Tomorrow’s Rain is one of the most exciting bands coming out of Israel’s rich metal scene. They opened many eyes with their debut record back in 2020 entitled Hollow, which featured a wealth of guest collaborators including those from bands My Dying Bride, Moonspell, Rotting Christ, Septicflesh, Paradise Lost, and Arch Enemy. Now, four years later this doom/goth metal band from the Middle East is back with a powerful follow-up, which, by the way, also has an all-star cast of guest musicians.

Ovdan (Loss in Hebrew) almost didn’t happen as vocalist Yishai Sweartz was rushed to hospital on March 12, 2023. Turns out he experienced a severe heart attack and had to go through open heart surgery. After weeks in intensive care and months in recover and rehab, Sweartz was able to rejoin the band and put the final touches on the new record.

The record’s opener, “Roads,” is grim, heavy and unique. Touches of horns here and there add texture and appearances from Dark Funeral‘s Andrea Vingback aka Heljarmadr and Tony Wakeford from Sol Invictus add much to the composition. Same with “Muaka,” which has Mayhem‘s Attila Csihar on lead vocals in a stellar performance on an unmistakably grim track. “Muaka” translates to “distress” in English.

Adding to the darkness of “Roads” is the accompanying video which shows authentic clips of material from the Hamas invasion, rape and attack on Israel on October 7.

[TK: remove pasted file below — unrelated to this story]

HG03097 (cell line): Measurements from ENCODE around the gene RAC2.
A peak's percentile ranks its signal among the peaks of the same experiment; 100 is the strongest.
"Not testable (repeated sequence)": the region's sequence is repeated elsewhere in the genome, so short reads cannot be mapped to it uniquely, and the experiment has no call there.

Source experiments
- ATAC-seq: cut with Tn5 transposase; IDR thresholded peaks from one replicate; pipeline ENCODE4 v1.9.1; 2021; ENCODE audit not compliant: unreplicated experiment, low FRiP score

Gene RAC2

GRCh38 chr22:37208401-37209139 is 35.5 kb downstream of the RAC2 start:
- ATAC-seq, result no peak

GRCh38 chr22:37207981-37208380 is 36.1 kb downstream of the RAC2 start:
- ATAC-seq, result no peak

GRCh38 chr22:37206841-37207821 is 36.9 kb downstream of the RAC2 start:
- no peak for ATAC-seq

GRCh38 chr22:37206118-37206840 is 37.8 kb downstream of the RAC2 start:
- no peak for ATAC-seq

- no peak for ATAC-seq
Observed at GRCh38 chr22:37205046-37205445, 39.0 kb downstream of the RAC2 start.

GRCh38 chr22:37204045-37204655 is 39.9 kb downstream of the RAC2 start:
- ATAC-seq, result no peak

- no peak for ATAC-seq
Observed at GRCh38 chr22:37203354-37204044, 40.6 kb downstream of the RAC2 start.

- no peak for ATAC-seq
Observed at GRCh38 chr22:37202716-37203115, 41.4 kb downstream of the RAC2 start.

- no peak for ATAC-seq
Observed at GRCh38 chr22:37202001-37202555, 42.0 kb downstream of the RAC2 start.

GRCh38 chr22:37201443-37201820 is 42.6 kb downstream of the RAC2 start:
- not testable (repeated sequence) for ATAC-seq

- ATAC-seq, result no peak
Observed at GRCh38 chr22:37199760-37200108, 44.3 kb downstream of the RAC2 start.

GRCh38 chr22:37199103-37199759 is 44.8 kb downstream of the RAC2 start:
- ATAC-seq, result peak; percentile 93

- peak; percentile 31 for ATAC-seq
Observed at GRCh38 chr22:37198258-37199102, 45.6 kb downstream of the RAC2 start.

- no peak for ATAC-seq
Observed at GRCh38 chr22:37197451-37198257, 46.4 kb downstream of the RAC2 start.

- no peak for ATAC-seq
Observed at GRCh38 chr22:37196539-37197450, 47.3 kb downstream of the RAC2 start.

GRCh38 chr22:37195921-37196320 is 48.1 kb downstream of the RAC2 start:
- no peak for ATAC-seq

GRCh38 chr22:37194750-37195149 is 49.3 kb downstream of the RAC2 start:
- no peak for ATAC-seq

Michael Denner, who you remember from Mercyful Fate, guests on guitar in “Turn Around,” which also features Ben Christo of Sisters of Mercy. Certainly a bit of a sonic departure from both of those bands, the track does mix many of the sonic elements of gothic rock with Yishai‘s more extreme vocals transposed with those that are more traditionally found in the genre.

It’s a standout cut that exemplifies the richness and diversity that’s found in Tomorrow’s Rain. The guitar solo alone is novel and unique enough to spur the listener to a point of contemplation and emotional richness. This is what sets this band apart from so many others in the genre. There’s an element that really pulls at your gut.

Tomorrow’s Rain gives listeners a record of heft with a massive dose of melancholy and sadness. Not an easy record to listen to, but that’s hardly the point. Self-described “artists” and not “entertainers,” Tomorrow’s Rain is not here to make you feel good. That being said, those who appreciate the genre will have a lot to contemplate here.

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